• My husband was an alter boy too! I remember as a kid not getting the whole “body of Christ” thing. I’ll have to ask my husband about his alter boy days. I did the whole Catholic thing – even went to Catholic school. What memories!! Thanks so much for your comment – I appreciate it! Celeste 🙂

  11. I’ve heard most of the religious arguments (“dominion,” “God made animals so we could eat them”), but I never asked myself the question what would Jesus eat? Probably because I’m not a believer in organized religion…but it’s a great question! Thanks for provoking my thoughts. 🙂

  12. Hi Celeste! I need you to help come up with a correct argument for my friend’s basis for eating meat; she said if everyone went vegan, who would eat the animals? There would be an overload of animals in the world…. when I heard this, i thought… what the non dairy fudge?? Does she not realize that there is no way that there would be a surplus of pork, beef, chicken. I said that this would be impossible i.e. the world hunger crisis, but she said if we stopped eating them they would surely begin to over reproduce. I said look, basically all the meat people eat have been engineered and controlled like unfeeling robots, there is no way they would be allowed to reproduce freely. When factory farming stops, the production of meat would cease. Anyway, I never thought of this before, so while passionately arguing for a plant based diet, I was slightly doubtful about the truths in what I was blabbering about myself. If you were in my situation, what would you say? P.S. you should do an ‘ask celeste’ page 🙂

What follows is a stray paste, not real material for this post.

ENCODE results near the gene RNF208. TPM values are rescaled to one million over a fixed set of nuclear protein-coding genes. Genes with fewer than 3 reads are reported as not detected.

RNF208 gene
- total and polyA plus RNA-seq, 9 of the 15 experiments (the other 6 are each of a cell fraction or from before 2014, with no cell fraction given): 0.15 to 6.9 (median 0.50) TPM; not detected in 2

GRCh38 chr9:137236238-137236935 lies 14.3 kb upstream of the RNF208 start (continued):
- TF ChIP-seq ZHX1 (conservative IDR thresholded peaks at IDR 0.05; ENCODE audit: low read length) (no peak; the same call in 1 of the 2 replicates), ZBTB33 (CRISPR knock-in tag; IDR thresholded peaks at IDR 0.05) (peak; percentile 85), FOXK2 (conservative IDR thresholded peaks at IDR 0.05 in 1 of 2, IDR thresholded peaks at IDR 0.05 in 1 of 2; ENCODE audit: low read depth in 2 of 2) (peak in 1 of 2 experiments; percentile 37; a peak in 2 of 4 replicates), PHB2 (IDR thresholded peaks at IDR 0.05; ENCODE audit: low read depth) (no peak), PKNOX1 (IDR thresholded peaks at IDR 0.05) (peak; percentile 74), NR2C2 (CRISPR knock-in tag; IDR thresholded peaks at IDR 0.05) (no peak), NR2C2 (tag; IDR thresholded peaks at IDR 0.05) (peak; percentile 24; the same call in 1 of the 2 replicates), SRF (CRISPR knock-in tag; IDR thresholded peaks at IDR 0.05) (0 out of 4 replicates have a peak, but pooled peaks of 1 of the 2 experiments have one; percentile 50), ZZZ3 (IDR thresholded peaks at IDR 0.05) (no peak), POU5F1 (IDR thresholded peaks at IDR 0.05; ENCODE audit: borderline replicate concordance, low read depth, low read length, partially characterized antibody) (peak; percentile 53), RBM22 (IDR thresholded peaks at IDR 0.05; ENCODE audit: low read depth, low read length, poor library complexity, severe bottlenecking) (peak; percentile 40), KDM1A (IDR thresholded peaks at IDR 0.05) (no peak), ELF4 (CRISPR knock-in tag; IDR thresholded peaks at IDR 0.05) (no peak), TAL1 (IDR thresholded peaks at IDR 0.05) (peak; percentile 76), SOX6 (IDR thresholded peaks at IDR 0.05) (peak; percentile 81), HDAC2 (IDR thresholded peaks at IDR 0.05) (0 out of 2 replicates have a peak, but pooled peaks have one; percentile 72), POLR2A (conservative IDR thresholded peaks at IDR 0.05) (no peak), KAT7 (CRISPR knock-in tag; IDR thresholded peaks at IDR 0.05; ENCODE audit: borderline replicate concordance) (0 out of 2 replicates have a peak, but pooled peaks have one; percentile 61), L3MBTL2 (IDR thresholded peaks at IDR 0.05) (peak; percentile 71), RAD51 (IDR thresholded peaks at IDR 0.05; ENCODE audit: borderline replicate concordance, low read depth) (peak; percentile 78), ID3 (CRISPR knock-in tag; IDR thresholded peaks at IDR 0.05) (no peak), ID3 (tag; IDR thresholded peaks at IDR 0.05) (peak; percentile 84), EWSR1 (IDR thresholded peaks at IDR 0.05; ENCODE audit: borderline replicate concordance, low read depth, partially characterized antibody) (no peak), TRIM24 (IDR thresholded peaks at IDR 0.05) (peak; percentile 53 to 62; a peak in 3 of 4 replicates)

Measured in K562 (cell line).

• First of all, I laughed when I read “what the non dairy fudge??” Love that – I’m gonna start using that line! Secondly, I think the arguments you made were stellar! You said it all girlfriend.

      There’s nothing doubtful in my mind about the truths you shared. We’re breeding (and breeding like CRAZY) the animals we use for food. If the demand for meat goes down, then we’ll just slow down on breeding animals. It won’t be as simple as all that, of course. If lots of people suddenly stopped eating animals, the big meat industries will make a HUGE fuss and push to try to get us to start eating meat again. If we refuse, however; then some meat companies will go out of business and less animals will be breed for meat. I hope lots of people stop eating meat one day and this actually happens, but the meat industries have deep pockets and do lots of advertising so it’s unlikely.